- *Corresponding Author:
- M. C. Gohe
K. B. Institute of Pharmaceutical Education and Research, Gandhinagar-382 023, India
E-mail: [email protected]
|Date of Submission||29 September 2011|
|Date of Revision||30 August 2012|
|Date of Acceptance||2 September 2012|
|Indian J Pharm Sci, 2012, 74 (5): 381-386|
The aim of this investigation was to develop a novel multifunctional co-processed diluent consisting of microcrystalline cellulose (Avicel PH 102), crospovidone (Polyplasdone XL) and polyethylene glycol 4000. Colloidal silicon dioxide and talc were also incorporated as minor components in the diluent to improve tableting properties. Melt granulation was adopted for preparation of co-processed diluent. Percentage of Avicel PH 102, Polyplasdone XL and polyethylene glycol 4000 were selected as independent variables and disintegration time was chosen as a dependent variable in simplex lattice design. The co-processed diluent was characterised for angle of repose, bulk density, tapped density, Carr’s index, percentage of fines and dilution potential study. Acetaminophen and metformin were used as poorly compressible model drugs for preparation of tablets. The blend of granules of drug and extra granular co-processed diluent exhibited better flow as compared to the blend of drug granules and physical mixture of diluents blend. The diluent exhibited satisfactory tableting properties. The tablets exhibited fairly rapid drug release. In conclusion, melt granulation is proposed as a method of preparing co-processed diluent. The concept can be used to bypass patents on excipient manufacturing.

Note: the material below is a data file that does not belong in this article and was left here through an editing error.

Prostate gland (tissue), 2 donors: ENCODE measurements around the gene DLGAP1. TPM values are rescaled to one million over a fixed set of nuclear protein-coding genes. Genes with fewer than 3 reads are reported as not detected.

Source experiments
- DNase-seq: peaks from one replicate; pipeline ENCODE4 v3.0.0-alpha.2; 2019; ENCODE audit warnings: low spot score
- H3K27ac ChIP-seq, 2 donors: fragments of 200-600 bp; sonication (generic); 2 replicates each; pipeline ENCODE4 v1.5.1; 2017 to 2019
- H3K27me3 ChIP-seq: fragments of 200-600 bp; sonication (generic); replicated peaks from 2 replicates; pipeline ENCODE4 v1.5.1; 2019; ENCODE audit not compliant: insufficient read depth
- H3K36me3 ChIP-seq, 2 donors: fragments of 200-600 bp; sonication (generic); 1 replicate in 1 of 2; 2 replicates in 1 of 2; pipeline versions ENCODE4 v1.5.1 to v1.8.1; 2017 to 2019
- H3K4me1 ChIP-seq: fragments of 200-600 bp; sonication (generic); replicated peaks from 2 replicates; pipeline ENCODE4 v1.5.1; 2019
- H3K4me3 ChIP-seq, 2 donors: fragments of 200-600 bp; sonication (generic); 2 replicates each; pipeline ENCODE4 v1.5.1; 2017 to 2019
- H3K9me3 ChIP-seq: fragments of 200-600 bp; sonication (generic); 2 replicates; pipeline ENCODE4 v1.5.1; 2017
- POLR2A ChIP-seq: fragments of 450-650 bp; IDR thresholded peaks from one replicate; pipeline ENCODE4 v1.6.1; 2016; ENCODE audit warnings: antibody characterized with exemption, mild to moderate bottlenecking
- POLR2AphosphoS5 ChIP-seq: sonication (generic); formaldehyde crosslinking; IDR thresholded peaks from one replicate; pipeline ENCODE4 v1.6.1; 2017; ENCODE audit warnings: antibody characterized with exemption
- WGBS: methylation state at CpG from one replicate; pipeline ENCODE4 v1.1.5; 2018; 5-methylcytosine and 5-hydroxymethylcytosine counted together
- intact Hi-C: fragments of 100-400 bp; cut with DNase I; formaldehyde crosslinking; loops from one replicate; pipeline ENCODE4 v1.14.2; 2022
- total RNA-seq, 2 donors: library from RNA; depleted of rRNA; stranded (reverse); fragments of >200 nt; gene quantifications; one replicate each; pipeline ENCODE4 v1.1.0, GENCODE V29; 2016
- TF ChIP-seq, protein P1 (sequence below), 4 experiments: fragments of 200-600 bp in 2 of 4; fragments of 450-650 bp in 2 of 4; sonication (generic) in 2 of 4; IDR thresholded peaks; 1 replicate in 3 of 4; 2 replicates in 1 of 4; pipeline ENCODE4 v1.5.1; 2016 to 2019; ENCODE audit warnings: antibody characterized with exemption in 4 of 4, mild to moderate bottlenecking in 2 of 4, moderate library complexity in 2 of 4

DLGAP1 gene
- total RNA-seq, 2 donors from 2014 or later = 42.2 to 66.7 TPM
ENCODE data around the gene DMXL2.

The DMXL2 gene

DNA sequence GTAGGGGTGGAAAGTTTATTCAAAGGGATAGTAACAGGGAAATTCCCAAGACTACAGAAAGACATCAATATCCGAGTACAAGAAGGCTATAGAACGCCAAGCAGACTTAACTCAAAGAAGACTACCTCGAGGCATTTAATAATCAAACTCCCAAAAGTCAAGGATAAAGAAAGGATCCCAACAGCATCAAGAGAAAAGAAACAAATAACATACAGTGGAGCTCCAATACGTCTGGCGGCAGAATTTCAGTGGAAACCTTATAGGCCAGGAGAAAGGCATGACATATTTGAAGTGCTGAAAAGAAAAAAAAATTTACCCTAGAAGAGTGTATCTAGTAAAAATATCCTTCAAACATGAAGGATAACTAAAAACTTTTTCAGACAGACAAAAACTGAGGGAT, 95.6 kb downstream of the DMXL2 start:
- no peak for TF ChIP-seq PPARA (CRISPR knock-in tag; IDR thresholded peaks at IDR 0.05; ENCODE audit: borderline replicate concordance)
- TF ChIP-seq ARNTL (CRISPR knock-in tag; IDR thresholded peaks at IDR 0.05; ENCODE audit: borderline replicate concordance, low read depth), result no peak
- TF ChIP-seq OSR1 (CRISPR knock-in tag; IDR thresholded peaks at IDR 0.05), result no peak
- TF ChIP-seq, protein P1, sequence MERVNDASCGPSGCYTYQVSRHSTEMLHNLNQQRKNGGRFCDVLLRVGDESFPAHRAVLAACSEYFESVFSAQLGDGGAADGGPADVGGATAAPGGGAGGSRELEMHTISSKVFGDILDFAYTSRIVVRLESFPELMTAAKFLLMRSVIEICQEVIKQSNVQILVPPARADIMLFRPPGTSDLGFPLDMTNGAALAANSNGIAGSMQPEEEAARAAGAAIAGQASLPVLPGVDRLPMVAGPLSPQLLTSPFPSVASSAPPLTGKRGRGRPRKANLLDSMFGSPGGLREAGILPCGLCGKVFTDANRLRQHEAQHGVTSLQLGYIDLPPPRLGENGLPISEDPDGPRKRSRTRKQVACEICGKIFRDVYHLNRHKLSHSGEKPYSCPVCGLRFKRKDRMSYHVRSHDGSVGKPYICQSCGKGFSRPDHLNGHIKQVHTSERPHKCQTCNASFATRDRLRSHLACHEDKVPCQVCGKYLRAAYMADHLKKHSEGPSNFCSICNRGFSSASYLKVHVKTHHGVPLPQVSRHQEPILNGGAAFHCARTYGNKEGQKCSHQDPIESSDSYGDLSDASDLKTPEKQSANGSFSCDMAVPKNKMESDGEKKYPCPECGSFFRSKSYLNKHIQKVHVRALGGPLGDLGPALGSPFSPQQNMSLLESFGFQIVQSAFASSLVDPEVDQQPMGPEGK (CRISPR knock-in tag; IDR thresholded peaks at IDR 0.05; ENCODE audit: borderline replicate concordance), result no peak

Co‑processed diluent, colloidal silicon dioxide, crospovidone, melt granulation, microcrystalline cellulose, polyethylene glycol, simplex lattice, talc
Tablet dosage form occupies 80% of all dosage forms administered to humans. The popularity of the tablet dosage form is primarily due to manufacturing convenience, ease of administration, dose accuracy and high stability as compared to the other dosage forms. The demand of multifunctional excipients has increased in recent years due to increase in popularity of tablet dosage form . To prepare tablets with the best quality control characteristics, the powder mixture should exhibit good flow, a minimum tendency for segregation and the ability to compress . Good flow is a prerequisite for the proper die filling as the dwell time of the hopper on the die cavity is very low (milliseconds). During such a low dwell time, uniform die filling must be attained to overcome the problems of content uniformity or weight uniformity. Co‑processed excipients are the intimate mixture of two or more excipients that can be achieved by suitable particle engineering technique . Co‑processing leads to the formation of a product that has superior properties as compared to the physical mixtures of individual components . In recent years, drug formulation scientists have recognised that single‑component excipients do not always provide the requisite performance to allow certain active pharmaceutical ingredients to be formulated or manufactured adequately .